This paper proposes an early mimetic Christological model of Christian Leadership in Roman Philippi by exploring the judicial, rhetorical structure and the social function of the Philippians hymn (2:5-11) as a cursus pudorum (course of ignominies) that stands in contrast to a cursus honorum, the formalized sequence of public offices in first-century Roman cities. The Philippians hymn challenged the notions and principles of the prevalent shame/honor social matrix of Roman societies by offering an alternative set of behaviors and values that stood in stark contrast with those of the dominant culture. The hymn makes use of a cursus pudorum in which the voluntary abasement, humility and obedience of Christ becomes an exemplum that offers a critique of the tyrannies of the timocratic leadership style of Roman Philippi and offers an alternative vision of service oriented leadership rooted in humility and mutuality.

Tuesday, August 22, 2006

Merton's Insights on the False Self

I have been rereading James Finley’s monumental book on Merton’s theology of spiritual identity, this week: “Merton’s Palace of Nowhere”. The section dealing with the False Self continues to shape my thinking and writing on authentic Christian identity and in turn our quest for true Christian leadership, free from selfish ambition and inordinate competitiveness.

Here follows three of Finley’s probing insights on Merton’s understanding of the false self:
  • The False Self is a whole syndrome of lies and illusions that spring from a radical rejection of God in Whom alone we find our own truth and ultimate identity.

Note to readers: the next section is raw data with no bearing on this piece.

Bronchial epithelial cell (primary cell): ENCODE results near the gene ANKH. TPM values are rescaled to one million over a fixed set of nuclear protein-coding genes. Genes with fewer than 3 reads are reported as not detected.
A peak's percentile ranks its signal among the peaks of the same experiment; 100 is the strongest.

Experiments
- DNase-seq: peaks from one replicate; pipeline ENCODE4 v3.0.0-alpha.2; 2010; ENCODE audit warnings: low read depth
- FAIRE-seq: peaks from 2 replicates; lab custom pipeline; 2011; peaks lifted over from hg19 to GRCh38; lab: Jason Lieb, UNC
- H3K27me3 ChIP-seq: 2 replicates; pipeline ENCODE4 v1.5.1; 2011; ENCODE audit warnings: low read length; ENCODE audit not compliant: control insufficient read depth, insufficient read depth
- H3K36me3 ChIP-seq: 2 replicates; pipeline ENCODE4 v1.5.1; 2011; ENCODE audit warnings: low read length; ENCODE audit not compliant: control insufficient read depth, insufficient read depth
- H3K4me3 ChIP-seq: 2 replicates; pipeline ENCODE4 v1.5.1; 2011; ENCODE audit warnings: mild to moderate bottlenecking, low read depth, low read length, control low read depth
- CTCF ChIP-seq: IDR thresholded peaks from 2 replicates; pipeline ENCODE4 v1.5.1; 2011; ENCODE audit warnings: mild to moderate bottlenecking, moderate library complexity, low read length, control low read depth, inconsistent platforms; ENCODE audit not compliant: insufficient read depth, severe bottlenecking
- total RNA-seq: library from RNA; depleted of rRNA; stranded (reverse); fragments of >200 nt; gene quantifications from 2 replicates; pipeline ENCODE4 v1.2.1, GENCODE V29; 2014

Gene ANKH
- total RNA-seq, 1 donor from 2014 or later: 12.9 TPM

• Merton equates sin with the identity-giving structures of the False Self – thus the focus of sin is shifted from the realm of morality to that of ontology.
  • Sin, and therefore the False Self, is a fundamental stance of wanting to be what we are not. Sin is thus an orientation to falsity, a basic lie concerning our own deepest reality.

For Merton, our deep and truest identity is found in our rediscovery of God through the revelation of His Son, Jesus of Nazareth:

“The secret of my identity is hidden in the love and mercy of God….Ultimately the only way that I can be myself is to become identified with Him in whom is hidden the reason and fulfillment of my existence. Therefore, there is only one problem on which all my existence, my peace and my happiness depend: to discover myself in discovering God. If I find Him I will find myself and if I find my true self I will find Him.”

Finley, J. 2003. Merton’s Palace of Nowhere. Notre Dame: Ave Maria Press.
Merton, T. 1961. New Seeds of Contemplation. New York: New Directions.

Monday, August 21, 2006

Building with/out God

I was deeply struct by a reading from Thomas Merton this morning. Merton in his usual erudite manner show the danger of thinking that leadership is primarily about power and dominance:

“Those who seek to build a better world without God are those who, trusting in money, power, technology and organization, deride the spiritual strength of faith and love and fix all their hopes on a huge monolithic society, having a monopoly over all power, all production, and even over the minds of its members. But to alienate the spirit of man by subjecting him to such monstrous indignity is to make injustice and violence inevitable. By such means we may indeed increase economic production but in doing so we will onlymake the world worse.”

I could not help but to think of the words of Psalm 127 (verse 1): "Unless the LORD builds the house, its builders labor in vain. Unless the LORD watches over the city, the watchmen stand guard in vain. "

May our quest for moral leadership be focused on the "power" of love and faith, rooted in our desire to imitate He who is all truth.

From Disputed Questions by Thomas Merton (San Diego: Harcourt Brace Jovanovich, Publishers, Inc. 1960), page 129.

Wednesday, August 09, 2006

Spiritual Formation and Leader/Follower Development